This smart and witty tour of the quest for clean body (and spirit) begins with the practical neolithic age and runs through the advent of metrosexual preening. As a protégé of the late Roy Porter, health's greatest historian, Smith has impeccable qualifications. Her relative fixation on elite (and sometimes fringe) programs for hygiene and their trickle-down impact on the masses reflects a problem with cultural and social history generally: the sources from ordinary individuals, often nonliterary to begin with, are not preserved as often as those of the privileged. Even so, Smith might have given more and earlier attention to working and poor people. In addition, the narrative favors European and specifically British phenomena; Americans get credit (along with the French) for developing the mass market in cosmetics but not for creating flawed but vital public regulators such as the USDA, FDA and EPA, which have served as models for more practical agencies and oversight in Europe. But Smith's keener interest is the individual's (rather than society's) quest for physical perfection, and almost any reader of Cleanwill come away more aware of the pervasiveness of body-beautiful ideology in contemporary life and commerce. The book is recommended, especially for academic libraries.
—Scott H. Silverman

From the Publisher

"This book is a fascinating read, and it provides new perspectives on daily activities that one tends to take for granted. So take a shower, apply your deoderant, brush your teeth, curl up, and read this book!."--R.M. Mullner, CHOICE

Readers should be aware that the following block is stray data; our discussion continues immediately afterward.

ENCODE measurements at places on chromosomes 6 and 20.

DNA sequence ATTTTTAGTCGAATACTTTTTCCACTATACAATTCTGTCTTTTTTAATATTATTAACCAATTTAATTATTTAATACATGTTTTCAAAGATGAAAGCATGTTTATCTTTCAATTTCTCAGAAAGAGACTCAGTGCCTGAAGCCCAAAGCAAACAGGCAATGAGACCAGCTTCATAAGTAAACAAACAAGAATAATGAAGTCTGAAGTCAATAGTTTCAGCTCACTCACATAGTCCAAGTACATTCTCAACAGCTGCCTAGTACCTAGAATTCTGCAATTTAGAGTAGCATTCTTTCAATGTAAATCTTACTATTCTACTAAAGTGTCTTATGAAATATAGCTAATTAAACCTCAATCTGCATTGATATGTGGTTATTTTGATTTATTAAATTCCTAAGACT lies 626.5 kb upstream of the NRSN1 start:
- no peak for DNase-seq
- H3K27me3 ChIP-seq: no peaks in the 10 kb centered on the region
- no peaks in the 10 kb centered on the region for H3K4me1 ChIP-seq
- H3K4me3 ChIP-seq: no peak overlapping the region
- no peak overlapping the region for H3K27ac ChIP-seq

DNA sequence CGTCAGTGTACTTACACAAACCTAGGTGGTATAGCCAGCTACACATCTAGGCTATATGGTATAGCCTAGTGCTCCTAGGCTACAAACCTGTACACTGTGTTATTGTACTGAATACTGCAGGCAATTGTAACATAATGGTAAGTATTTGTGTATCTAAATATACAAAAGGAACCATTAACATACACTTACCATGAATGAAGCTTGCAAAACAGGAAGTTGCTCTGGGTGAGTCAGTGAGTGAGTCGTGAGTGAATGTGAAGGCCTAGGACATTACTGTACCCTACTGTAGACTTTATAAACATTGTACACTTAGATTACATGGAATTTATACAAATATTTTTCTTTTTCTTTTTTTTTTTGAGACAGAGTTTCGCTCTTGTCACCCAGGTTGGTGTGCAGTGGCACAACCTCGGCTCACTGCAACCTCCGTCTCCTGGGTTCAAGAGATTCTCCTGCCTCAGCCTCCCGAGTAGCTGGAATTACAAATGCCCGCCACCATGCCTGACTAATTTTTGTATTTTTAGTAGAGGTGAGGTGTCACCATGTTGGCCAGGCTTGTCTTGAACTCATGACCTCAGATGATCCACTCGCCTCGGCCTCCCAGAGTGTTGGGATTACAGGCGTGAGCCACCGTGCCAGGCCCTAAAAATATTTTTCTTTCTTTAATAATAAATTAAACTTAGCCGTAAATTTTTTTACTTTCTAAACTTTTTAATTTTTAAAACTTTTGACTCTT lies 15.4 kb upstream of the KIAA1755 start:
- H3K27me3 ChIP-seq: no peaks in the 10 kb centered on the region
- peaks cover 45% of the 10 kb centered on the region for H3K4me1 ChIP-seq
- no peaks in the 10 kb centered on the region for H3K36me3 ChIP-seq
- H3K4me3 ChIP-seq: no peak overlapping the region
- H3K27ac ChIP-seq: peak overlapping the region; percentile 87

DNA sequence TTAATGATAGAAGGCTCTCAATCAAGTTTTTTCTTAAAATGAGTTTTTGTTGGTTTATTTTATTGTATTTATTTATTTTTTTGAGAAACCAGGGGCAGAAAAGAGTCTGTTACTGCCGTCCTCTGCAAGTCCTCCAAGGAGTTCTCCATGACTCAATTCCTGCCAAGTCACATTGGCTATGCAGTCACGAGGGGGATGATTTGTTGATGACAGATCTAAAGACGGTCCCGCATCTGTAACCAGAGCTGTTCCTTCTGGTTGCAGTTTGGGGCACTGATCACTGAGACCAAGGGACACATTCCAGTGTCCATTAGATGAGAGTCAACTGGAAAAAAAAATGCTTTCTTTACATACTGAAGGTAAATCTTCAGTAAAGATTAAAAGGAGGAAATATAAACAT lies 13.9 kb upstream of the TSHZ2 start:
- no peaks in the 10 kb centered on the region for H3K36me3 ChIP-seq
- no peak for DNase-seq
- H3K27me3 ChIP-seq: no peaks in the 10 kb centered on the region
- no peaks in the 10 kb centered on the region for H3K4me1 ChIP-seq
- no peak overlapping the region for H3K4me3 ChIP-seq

"Smith's book is an example of how an academic should research global, longue durée history."--Joanna Bourke, Harper's Magazine

"Our belief in the transformative power of a good scrub goes back centuries, the roots of which are carefully detailed in Clean"--Jabari Asim, Washington Post

"This compact volume is also jam-packed with historical information."--Jenny McCartney, The Sunday Telegraph

"Because she has examined history through the prism of public baths, lavatories, laundry, teeth cleaning, cosmetics, food storage and panty linters, she has been able to shed new light on the evolution of civilization, religion, public health and sexual politics. There are lots of fascinating revelations."--Liz Jones, The Evening Standard

"At last, Clean: A History of Personal Hygiene and Purity, has set out, for the first time as far as I can tell, in intricate, intimate, excruciating detail why we live the way we do. There are lots of fascinating revelations."--Liz Jones, The Evening Standard

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Product Details

  • ISBN-13: 9780199532087
  • Publisher: Oxford University Press
  • Publication date: 8/15/2008
  • Edition description: New Edition
  • Pages: 480
  • Sales rank: 1,344,074
  • Product dimensions: 5.10 (w) x 7.60 (h) x 1.10 (d)

Meet the Author

Virginia Smith is a freelance historian who specializes in the history of personal hygiene. She was previously a Fellow of the Wellcome Institute for the History of Medicine, and is currently an honorary fellow of the Centre for History in Public Health at the London School of Hygiene and Tropical Medicine. Her current research interests include the history of cosmetics, spas, and nudity.

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Table of Contents

List of Illustrations     xi
Introduction     1
Bio-physicality     8
The Cosmetic Toilette     45
Greek Hygiene     74
Roman Baths     102
Asceticism     126
Medieval Morals     144
Protestant Regimens     185
Civil Cleanliness     224
Health Crusaders     264
The Body Beautiful     307
Notes     353
Select Bibliography     433
Acknowledgements of Sources     437
Index     439